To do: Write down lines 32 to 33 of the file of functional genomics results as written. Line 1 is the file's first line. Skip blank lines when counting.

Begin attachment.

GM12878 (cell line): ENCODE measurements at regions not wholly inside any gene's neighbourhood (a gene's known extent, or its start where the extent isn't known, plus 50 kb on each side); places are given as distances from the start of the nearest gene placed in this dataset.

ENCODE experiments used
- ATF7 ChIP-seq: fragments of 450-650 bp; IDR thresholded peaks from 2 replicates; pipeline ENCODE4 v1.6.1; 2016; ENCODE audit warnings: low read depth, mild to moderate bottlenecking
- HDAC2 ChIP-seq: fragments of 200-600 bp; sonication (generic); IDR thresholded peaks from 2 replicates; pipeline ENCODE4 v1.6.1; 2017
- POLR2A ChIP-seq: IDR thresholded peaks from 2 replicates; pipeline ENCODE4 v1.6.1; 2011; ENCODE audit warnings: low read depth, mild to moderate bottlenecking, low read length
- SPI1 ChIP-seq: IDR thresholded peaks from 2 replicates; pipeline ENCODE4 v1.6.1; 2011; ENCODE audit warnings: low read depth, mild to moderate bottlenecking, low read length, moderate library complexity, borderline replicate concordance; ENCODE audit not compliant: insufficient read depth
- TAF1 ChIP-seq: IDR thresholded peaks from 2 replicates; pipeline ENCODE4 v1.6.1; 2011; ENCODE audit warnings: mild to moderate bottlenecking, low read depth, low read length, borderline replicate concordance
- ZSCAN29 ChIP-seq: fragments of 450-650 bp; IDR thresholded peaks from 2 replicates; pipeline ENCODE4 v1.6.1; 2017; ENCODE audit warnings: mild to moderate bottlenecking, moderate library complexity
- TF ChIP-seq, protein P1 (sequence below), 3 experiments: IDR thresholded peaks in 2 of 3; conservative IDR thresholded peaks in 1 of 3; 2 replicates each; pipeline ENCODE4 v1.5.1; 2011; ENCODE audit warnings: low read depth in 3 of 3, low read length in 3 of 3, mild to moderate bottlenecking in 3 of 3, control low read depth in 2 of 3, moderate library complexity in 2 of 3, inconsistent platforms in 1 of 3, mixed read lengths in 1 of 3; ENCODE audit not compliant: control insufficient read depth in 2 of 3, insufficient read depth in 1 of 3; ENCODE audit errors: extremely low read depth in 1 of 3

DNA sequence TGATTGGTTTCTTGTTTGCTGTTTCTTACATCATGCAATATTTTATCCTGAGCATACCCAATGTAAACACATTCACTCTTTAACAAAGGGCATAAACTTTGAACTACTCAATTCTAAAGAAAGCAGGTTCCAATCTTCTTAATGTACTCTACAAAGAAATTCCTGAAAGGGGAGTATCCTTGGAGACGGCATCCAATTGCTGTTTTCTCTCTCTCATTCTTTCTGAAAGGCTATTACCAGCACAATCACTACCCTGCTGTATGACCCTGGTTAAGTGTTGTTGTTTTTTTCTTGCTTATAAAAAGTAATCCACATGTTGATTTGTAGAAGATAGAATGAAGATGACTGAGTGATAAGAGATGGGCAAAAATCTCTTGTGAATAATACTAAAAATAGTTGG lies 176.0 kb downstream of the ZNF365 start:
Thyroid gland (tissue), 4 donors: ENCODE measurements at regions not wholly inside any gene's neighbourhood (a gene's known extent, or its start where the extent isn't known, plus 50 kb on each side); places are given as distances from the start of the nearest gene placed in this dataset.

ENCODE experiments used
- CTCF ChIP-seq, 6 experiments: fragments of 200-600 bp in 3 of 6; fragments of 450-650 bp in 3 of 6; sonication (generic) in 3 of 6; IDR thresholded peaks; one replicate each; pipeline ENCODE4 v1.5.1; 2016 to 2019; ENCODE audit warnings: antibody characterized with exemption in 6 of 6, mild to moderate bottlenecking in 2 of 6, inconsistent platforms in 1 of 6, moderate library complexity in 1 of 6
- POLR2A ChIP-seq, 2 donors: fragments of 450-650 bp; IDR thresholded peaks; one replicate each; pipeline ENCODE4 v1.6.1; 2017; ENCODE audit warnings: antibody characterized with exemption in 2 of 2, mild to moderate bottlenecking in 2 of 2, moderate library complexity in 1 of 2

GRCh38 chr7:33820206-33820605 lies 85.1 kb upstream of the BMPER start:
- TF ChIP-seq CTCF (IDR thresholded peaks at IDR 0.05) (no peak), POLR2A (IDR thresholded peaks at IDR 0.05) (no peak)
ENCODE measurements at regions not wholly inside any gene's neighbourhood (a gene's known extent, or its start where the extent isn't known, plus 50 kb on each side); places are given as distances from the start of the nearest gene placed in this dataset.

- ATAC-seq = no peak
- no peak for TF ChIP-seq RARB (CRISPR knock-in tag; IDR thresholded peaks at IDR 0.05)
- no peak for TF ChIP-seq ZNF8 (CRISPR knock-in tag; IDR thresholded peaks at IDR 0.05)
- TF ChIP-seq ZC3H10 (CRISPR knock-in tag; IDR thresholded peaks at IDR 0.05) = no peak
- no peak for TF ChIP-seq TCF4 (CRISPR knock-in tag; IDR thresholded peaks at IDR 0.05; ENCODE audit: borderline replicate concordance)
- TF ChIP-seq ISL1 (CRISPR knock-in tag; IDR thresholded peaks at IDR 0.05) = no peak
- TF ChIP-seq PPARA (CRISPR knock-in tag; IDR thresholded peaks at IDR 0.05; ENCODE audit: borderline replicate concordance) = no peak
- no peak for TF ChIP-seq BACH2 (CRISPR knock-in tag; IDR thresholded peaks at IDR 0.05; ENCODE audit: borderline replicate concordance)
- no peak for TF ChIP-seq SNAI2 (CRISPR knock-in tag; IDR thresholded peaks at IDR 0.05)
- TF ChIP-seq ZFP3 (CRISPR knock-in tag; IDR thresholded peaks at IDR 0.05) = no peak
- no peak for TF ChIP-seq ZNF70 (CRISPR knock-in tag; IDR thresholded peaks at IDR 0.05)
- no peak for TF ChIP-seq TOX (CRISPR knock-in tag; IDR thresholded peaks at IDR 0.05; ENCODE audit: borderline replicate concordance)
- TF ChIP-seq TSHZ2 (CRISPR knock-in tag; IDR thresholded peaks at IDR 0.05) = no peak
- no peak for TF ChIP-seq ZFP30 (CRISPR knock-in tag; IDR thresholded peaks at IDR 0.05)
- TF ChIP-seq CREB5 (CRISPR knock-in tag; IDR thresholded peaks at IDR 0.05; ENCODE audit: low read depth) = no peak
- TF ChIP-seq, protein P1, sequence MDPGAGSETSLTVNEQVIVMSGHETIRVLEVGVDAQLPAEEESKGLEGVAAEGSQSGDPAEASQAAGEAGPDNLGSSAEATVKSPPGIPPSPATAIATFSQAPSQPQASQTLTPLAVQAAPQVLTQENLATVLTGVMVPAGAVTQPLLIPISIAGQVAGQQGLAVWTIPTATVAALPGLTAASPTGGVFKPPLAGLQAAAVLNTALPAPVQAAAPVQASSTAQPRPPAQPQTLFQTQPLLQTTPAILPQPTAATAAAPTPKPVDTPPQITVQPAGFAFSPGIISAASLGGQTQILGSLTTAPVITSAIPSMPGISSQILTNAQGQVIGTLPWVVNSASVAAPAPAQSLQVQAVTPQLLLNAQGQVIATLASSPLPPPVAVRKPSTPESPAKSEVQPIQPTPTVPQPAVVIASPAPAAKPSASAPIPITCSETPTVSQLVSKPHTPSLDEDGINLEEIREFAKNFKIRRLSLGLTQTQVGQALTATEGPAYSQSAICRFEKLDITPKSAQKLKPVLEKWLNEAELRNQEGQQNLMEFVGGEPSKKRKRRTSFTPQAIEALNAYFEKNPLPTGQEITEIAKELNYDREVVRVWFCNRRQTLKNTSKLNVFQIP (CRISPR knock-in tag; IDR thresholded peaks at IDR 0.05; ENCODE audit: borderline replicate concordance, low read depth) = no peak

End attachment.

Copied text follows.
- TF ChIP-seq CREB5 (CRISPR knock-in tag; IDR thresholded peaks at IDR 0.05; ENCODE audit: low read depth) = no peak
- TF ChIP-seq, protein P1, sequence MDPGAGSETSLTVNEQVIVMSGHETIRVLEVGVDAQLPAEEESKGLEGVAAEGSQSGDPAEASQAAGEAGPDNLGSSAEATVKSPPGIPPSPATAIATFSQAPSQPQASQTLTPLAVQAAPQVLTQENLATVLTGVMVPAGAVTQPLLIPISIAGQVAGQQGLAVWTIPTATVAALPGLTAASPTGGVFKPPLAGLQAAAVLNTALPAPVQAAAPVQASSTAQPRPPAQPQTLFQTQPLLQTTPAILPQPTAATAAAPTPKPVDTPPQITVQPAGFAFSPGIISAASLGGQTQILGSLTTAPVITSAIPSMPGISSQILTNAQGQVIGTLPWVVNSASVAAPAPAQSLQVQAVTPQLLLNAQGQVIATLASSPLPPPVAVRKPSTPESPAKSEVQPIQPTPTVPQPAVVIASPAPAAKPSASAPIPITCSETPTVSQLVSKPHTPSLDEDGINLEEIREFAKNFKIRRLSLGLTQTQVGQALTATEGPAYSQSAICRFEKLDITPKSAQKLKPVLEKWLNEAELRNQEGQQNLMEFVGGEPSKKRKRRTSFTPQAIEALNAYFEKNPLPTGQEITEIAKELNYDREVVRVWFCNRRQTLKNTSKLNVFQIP (CRISPR knock-in tag; IDR thresholded peaks at IDR 0.05; ENCODE audit: borderline replicate concordance, low read depth) = no peak